Why Do European Socialists Like Hanukah?

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Hanukah, as we know, commemorates a miracle. This year, I witnessed one firsthand.
I just gave a lecture in Toulouse, France, on “The Political Ideology of Israel’s De-Legitimization.” On the conference’s panels were French intellectuals and public figures who refuse to write and talk in Newspeak, such as Richard Prasquier (President of CRIF), Yvan Rioufiol (Le Figaro’s least politically correct columnist), Philippe Karsenty (a media analyst who’s been fighting, with guts and resilience, the French state TV channel France 2 on the Al-Dura blood libel), Robert Redecker (a French philosophy professor who lives under permanent police protection because of a fatwa issued against him for a critical article he once wrote on Islam), and Jacques Tarnero (a French author and filmmaker who argues that European opinion makers are trying to absolve Europe from the Holocaust by accusing Israel of behaving like its former torturers).
There was also a French Senator, Jean-Pierre Plancade. Originally a member of the French Socialist Party, he is now an independent.
Plancade ended his talk by begging the Jews to bring light to the world, and he referred to the upcoming Hanukah holiday to make his point. Coming from a politician who rose within a party that is both staunchly secular and sympathetic to the Palestinian narrative, those were striking words indeed.
Why do these people side with Israel and the Jews? Because they realize that their own freedom is threatened by Israel’s enemies. As Jacques Tarnero explained during the conference, he feels like France is going through another Dreyfus Affair: The France 2 channel knows and privately admits that it is lying about the Al-Dura Affair, but the media and the Government are circling the wagons around Charles Enderlin because Raison d’État and corporate solidarity come before the truth. Who cares if Daniel Pearl was beheaded to “avenge” the blood of Muhammad Al-Dura, and if Al-Dura has become an icon to justify the murder of Jews?
The panel I attended in Toulouse was not an isolated event. More and more Europeans are speaking out against the assault on truth and freedom, against the appeasement of Islamism, and against the demonization of Israel. Former Spanish Prime Minister José María Aznar says that if Israel is vanquished, the West is finished. His “Friends of Israel Initiative” is gaining new recruits by the day. German Chancellor Angela Merkel recently declared that “multiculturalism in Germany has failed” –a polite way of saying that most of Germany’s Turkish immigrants never integrated into German society. More and more political parties in Europe are gaining ground on platforms that call for a restriction of Muslim immigration and for the defense of Western values.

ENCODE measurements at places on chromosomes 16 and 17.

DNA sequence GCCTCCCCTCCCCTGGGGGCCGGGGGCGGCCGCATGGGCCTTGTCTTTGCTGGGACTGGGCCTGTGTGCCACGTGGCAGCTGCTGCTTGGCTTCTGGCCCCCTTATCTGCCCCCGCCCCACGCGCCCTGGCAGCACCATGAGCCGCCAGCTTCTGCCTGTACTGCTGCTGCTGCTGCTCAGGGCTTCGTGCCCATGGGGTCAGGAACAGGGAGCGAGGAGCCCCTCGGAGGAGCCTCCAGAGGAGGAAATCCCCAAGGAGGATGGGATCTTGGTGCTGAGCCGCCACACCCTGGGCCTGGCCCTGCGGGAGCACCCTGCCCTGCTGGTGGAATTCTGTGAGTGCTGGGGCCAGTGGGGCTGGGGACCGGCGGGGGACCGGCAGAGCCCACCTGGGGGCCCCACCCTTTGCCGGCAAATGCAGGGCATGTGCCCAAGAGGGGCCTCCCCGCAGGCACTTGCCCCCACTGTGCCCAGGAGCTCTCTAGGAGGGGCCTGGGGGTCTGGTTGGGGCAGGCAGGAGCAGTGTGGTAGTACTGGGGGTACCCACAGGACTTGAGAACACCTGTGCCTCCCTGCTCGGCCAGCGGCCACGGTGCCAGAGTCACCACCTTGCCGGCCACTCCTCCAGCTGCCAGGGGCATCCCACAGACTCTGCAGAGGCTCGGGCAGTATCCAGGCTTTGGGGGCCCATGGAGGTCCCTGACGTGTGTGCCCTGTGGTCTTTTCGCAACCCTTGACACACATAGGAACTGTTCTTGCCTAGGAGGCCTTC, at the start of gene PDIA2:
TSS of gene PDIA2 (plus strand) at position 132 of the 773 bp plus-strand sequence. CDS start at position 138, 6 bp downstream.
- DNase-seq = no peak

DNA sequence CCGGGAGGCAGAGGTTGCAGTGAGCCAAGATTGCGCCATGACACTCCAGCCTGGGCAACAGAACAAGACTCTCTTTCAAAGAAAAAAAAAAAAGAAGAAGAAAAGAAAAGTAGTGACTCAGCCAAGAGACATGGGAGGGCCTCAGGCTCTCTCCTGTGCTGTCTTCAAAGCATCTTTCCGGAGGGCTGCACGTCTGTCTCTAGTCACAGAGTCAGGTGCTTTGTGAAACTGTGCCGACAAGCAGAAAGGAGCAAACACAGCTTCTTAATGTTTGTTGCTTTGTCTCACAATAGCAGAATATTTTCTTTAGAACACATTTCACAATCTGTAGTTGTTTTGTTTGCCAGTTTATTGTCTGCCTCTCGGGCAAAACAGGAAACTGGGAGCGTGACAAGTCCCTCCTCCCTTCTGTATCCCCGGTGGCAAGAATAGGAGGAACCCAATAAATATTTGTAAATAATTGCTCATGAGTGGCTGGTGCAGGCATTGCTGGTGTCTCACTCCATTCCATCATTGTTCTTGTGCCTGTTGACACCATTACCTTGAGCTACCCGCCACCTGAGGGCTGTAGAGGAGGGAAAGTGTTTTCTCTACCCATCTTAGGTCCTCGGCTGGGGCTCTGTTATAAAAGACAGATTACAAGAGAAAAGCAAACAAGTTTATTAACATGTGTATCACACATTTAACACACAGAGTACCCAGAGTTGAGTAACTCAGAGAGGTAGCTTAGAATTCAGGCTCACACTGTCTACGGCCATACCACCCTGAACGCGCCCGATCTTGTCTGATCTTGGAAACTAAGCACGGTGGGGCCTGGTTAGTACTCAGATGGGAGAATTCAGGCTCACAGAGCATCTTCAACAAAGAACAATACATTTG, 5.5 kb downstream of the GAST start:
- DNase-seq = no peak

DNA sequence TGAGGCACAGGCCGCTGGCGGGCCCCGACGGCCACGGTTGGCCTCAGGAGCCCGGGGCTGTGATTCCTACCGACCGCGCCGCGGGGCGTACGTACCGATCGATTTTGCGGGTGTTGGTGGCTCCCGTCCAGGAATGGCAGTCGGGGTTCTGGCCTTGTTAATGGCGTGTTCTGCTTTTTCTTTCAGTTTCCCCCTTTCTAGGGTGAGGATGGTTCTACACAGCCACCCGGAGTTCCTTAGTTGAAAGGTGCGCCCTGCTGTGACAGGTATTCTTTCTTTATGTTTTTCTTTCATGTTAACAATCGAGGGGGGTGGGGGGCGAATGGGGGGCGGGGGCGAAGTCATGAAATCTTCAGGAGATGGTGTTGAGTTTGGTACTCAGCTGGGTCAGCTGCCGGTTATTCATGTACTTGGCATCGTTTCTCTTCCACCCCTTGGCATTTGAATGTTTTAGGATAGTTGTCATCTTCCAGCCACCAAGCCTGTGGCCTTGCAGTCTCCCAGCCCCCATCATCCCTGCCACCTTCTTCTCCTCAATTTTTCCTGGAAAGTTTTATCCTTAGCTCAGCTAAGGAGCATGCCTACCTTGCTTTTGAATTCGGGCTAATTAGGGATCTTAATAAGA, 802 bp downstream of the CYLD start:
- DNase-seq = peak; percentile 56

Merkel’s comments came in the wake of a new book that is both hugely popular and controversial: Deutschland Schafft sich ab (“Germany Does Away with Itself”) by German politician Thilo Sarrazin. Like Plancade, Sarrazin is a Socialist, a left-winger who, because he is speaking out his mind about Islam and the West, is being vilified and ostracized.
For what did Sarrazin write, after all? That Germany's immigrant Muslim population is reluctant to integrate and tends to rely more on social services than to be productive, and that the Muslim population growth may well overwhelm the German population within a couple of generations at the current rate. True, Sarrazin also made silly comments on gene and intelligence, but that’s not why he is under attack. He is under attack for addressing a topic that is unofficially but effectively banned from public discourse.
The fact that Sarrazin’s book sold out after a few days says a lot about what many Germans want to hear and about what their elites want to silence.
As Matthias Matussek from Der Spiegel wrote: "Political correctness is silencing an important debate … Sarrazin's findings on the failed integration of Turkish and Arab immigrants are beyond any doubt. He has been forced out of the Bundesbank. The SPD wants to kick him out of the party, too. Invitations previously extended to Sarrazin are being withdrawn. The culture page editors at the German weekly Die Zeit are crying foul and the editors at the Frankfurter Allgemeine Zeitung are damning Sarrazin for passages he didn't even write. But what all these technicians of exclusion fail to see is that you cannot cast away the very thing that Sarrazin embodies: the anger of people who are sick and tired—after putting a long and arduous process of Enlightenment behind them—of being confronted with pre-Enlightenment elements that are returning to the center of our society.”
Instead of trying to please Europe’s appeasers, Israel should assist Europe’s résistants. As more and more Europeans are showing courage and moral clarity, let us do what they expect from us: lead the struggle of the Maccabees and dissipate darkness with the lights of Hanukah.

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